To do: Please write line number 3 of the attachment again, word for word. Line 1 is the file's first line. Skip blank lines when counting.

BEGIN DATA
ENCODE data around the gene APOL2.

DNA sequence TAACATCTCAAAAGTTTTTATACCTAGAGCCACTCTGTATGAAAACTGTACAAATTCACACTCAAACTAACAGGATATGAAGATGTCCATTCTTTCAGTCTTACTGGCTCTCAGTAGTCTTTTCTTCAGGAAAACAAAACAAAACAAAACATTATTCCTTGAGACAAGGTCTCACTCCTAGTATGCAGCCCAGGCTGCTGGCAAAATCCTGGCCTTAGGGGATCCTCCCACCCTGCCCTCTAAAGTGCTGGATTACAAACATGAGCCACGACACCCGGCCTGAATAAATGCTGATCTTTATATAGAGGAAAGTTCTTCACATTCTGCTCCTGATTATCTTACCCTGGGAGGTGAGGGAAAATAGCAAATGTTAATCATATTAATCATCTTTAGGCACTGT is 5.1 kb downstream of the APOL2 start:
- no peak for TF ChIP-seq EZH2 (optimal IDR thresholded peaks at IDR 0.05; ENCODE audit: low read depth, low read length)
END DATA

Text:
- no peak for TF ChIP-seq EZH2 (optimal IDR thresholded peaks at IDR 0.05; ENCODE audit: low read depth, low read length)